When Virginia spouses choose to divorce, property division can be a complex and important part of the process. After all, the financial consequences of the end of a marriage often linger for some time after the emotional and practical issues have been dealt with. For many married couples, retirement funds are often some of the largest assets they own — even more valuable than the marital home or other real estate. Many couples may have multiple accounts, including employment-based plans as well as private Individual Retirement Accounts (IRAs). All of them are typically subject to distribution during a divorce, regardless of the name on any particular account.
Employment-based retirement programs like 401(k)s or pensions are considered qualified plans because they are covered under the Employee Retirement and Income Security Act (ERISA). As a result, splitting them in a divorce is a bit more complex. Divorcing spouses must obtain a special court order called a Qualified Domestic Relations Order (QDRO); the divorce decree alone is insufficient. On the other hand, IRAs can be divided without a QDRO simply by presenting the divorce decree. Still, there are important factors to keep in mind when dividing an IRA in a divorce.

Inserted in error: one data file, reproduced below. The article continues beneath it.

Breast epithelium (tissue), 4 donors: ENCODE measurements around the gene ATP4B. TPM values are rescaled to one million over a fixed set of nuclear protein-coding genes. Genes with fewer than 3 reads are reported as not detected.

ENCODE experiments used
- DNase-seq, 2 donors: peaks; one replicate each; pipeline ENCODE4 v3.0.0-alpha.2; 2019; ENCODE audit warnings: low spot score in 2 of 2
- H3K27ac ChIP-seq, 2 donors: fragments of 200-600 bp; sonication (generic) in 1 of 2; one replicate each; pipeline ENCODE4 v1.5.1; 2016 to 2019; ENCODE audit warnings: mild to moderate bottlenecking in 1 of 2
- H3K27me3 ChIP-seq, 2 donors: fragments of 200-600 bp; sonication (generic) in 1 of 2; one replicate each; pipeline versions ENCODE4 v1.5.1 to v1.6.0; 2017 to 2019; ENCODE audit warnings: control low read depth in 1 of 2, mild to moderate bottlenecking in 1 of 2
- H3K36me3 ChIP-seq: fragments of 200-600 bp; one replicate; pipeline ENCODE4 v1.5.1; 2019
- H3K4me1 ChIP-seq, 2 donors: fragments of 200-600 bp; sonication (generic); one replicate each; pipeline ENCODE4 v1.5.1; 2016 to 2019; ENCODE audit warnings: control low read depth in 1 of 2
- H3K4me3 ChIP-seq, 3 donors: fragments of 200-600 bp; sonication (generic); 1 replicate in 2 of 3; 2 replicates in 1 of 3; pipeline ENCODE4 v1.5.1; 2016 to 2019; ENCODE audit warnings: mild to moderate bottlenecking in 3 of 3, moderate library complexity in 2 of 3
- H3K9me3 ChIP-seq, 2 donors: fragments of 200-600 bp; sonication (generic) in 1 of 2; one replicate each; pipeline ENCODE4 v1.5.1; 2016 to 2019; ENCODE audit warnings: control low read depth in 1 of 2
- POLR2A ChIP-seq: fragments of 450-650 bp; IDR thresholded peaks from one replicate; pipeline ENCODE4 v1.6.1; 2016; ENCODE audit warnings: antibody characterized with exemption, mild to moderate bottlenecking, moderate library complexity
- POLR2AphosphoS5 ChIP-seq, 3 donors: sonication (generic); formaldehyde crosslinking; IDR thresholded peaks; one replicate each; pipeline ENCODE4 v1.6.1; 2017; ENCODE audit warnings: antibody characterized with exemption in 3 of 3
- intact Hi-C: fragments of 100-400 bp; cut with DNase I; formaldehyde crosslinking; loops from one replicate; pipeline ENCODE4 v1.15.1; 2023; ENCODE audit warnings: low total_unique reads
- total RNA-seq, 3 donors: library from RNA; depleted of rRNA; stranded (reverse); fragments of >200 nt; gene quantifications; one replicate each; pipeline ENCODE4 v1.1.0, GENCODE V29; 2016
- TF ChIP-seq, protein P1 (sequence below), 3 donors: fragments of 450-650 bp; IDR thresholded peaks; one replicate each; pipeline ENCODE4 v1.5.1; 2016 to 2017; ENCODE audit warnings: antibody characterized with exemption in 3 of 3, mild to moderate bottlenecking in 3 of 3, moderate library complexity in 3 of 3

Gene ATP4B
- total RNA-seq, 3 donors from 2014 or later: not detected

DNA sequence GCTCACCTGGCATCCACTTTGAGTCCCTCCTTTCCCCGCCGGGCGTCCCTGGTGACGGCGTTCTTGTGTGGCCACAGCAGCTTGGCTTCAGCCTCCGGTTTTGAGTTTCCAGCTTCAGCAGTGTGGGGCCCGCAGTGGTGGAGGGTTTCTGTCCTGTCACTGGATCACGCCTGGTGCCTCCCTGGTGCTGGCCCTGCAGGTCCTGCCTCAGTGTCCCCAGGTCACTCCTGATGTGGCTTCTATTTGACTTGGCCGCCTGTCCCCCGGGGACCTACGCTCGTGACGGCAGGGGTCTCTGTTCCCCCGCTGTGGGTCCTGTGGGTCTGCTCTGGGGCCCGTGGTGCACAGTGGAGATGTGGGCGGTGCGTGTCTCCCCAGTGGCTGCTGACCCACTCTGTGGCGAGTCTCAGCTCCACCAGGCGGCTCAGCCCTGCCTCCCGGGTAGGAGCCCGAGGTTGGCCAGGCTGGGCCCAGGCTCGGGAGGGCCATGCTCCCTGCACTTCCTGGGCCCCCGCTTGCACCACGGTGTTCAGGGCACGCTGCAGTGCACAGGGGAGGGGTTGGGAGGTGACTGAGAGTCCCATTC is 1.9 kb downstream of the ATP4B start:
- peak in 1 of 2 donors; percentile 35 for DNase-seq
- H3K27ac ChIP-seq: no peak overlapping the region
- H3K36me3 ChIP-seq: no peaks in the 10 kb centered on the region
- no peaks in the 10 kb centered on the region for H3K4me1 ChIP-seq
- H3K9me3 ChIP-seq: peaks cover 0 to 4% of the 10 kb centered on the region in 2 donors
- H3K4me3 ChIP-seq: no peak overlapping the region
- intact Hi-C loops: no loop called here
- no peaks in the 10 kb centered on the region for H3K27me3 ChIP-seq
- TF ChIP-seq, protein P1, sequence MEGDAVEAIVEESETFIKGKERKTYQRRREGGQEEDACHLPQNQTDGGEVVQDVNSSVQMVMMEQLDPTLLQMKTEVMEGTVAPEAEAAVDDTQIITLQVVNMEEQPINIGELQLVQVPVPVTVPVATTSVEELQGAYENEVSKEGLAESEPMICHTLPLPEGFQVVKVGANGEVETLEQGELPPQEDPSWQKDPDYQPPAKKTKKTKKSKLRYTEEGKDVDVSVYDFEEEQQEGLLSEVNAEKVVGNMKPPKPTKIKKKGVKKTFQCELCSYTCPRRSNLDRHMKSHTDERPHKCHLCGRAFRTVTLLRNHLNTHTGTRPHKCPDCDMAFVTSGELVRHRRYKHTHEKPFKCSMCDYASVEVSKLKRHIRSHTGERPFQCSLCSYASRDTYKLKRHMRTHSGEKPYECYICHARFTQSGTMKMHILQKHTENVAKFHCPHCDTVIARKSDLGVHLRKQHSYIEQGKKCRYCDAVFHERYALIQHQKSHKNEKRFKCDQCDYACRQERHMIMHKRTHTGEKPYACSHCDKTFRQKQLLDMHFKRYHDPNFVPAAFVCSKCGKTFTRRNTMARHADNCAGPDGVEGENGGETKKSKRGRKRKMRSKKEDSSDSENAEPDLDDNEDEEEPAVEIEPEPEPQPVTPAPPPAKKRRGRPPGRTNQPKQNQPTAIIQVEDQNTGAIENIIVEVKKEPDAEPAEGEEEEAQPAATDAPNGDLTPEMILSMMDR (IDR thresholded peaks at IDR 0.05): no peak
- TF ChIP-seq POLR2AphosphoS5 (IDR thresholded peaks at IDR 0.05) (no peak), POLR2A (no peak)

Early distributions taken from an IRA before the age of 59 1/2 come with additional tax penalties of 10% on top of regular income taxes. There are several exceptions to the penalty, but divorce is not one of them. While splitting an IRA does not incur a penalty, the recipient spouse must roll the money into their own retirement fund to avoid the costs.
People with significant retirement funds and other assets may find that the property division process is complicated. A family law attorney could work with a divorcing spouse to represent their interests and negotiate a fair settlement.